Kostmann Disease Workup

Updated: Aug 24, 2017
  • Author: Peter N Huynh, MD; Chief Editor: Harumi Jyonouchi, MD  more...
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Workup

Laboratory Studies

An absolute neutrophil count (ANC) of less than 200/μL is seen in classic cases of severe congenital neutropenia (see the Absolute Neutrophil Count calculator).

Monocytosis and eosinophilia may be evident. Total leukocyte counts are frequently normal because of the monocytosis. Mild anemia may be present from chronic inflammation, and thrombocytosis may be present.

Quantitative immunoglobulins may show hypergammaglobulinemia. Patients have a normal response to vaccinations.

Complement levels typically are normal.

Antineutrophil antibodies are absent but should be checked to exclude an autoimmune etiology when the diagnosis is entertained in the first few months of life.

Electrolyte levels and renal and liver function test results are within the normal range.

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Imaging Studies

Imaging studies are performed only as clinically indicated to evaluate for infection. Bone density (duel-energy x-ray absorptiometry [DEXA] scanning) is performed to evaluate for osteopenia or osteoporosis.

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Other Tests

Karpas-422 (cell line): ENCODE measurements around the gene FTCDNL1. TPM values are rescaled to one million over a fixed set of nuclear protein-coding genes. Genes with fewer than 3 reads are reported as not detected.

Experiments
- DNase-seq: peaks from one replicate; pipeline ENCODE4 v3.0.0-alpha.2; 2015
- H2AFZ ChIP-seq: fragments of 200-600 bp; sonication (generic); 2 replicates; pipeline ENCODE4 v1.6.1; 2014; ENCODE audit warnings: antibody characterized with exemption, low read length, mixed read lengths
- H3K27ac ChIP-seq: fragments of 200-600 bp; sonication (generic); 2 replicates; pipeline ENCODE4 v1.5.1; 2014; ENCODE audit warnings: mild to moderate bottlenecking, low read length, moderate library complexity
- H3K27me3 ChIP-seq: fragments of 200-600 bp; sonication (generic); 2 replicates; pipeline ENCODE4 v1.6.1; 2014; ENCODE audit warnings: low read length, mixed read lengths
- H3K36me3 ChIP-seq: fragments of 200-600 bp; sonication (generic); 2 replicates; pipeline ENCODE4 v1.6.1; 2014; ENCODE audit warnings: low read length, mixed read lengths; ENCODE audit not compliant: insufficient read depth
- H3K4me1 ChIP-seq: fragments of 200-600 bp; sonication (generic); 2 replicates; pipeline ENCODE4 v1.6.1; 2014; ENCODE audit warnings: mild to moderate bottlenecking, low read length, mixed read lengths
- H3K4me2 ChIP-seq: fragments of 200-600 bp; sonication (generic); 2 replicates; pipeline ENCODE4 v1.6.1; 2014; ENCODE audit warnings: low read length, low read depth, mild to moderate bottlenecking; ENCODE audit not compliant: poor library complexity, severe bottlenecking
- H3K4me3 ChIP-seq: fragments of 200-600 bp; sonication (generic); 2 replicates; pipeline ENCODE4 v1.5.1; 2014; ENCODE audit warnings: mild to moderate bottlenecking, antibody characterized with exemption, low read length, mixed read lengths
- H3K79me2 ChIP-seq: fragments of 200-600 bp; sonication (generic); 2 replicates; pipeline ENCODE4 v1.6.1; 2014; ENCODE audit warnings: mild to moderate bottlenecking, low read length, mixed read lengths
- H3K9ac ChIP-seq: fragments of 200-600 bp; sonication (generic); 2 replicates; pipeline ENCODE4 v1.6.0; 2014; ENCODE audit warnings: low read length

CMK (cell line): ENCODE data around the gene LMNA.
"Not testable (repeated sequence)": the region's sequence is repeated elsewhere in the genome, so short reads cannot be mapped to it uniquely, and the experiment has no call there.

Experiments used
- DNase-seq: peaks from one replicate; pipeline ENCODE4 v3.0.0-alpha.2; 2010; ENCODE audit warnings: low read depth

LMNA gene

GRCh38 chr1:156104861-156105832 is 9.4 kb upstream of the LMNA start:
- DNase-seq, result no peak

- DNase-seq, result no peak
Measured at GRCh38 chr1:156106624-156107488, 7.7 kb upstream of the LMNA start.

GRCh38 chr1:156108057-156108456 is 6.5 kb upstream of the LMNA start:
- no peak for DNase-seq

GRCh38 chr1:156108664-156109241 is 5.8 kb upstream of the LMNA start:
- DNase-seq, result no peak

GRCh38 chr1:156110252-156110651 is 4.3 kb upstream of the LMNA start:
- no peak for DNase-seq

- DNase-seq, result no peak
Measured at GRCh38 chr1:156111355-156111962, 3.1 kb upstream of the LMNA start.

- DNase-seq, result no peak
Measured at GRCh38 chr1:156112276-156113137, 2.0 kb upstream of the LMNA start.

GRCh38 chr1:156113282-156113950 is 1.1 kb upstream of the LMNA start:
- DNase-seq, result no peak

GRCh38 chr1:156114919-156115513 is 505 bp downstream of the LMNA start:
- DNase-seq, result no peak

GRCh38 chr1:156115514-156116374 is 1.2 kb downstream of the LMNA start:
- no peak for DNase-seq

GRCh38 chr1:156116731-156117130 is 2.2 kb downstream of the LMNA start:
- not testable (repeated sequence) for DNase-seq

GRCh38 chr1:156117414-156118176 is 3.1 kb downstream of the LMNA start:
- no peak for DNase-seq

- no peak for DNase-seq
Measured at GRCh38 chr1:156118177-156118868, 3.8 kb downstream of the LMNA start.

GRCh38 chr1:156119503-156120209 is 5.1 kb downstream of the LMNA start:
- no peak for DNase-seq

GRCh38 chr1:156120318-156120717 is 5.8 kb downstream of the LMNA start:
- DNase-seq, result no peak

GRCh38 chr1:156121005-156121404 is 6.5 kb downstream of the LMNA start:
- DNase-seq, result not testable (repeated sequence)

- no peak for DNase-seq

Genetic testing can be considered to differentiate between the variants of severe congenital neutropenia depending on the clinical findings.

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Procedures

Bone marrow biopsy can be very helpful in the diagnosis of severe congenital neutropenia. Bone marrow is also necessary to rule out malignant conditions, evaluate myeloid maturation, determine cellularity, and elucidate an etiology. [15]

When leukemic or myelodysplastic transformation occurs, bone marrow cytogenetics exhibit monosomy 7 in 50% of cases. Granulocyte colony-stimulating factor (G-CSF) receptor mutations occur within an intracellular part of the receptor and can be identified from either blood or bone marrow samples. As G-CSF receptor mutations (CSF3R) are not present at birth, they do not represent the underlying defect for the disease.

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Histologic Findings

The bone marrow findings of severe congenital neutropenia typically demonstrate normal or decreased cellularity with an arrest of neutrophil precursor maturation at the promyelocyte or myelocyte level. This is typically seen in the severe congenital neutropenia due to ELANE, HAX1, WASp, G6PC3, and CSF3R mutations. Maturation arrest in the promyelocyte phase is often associated with bone marrow hypereosinophilia and monocytosis. [15]

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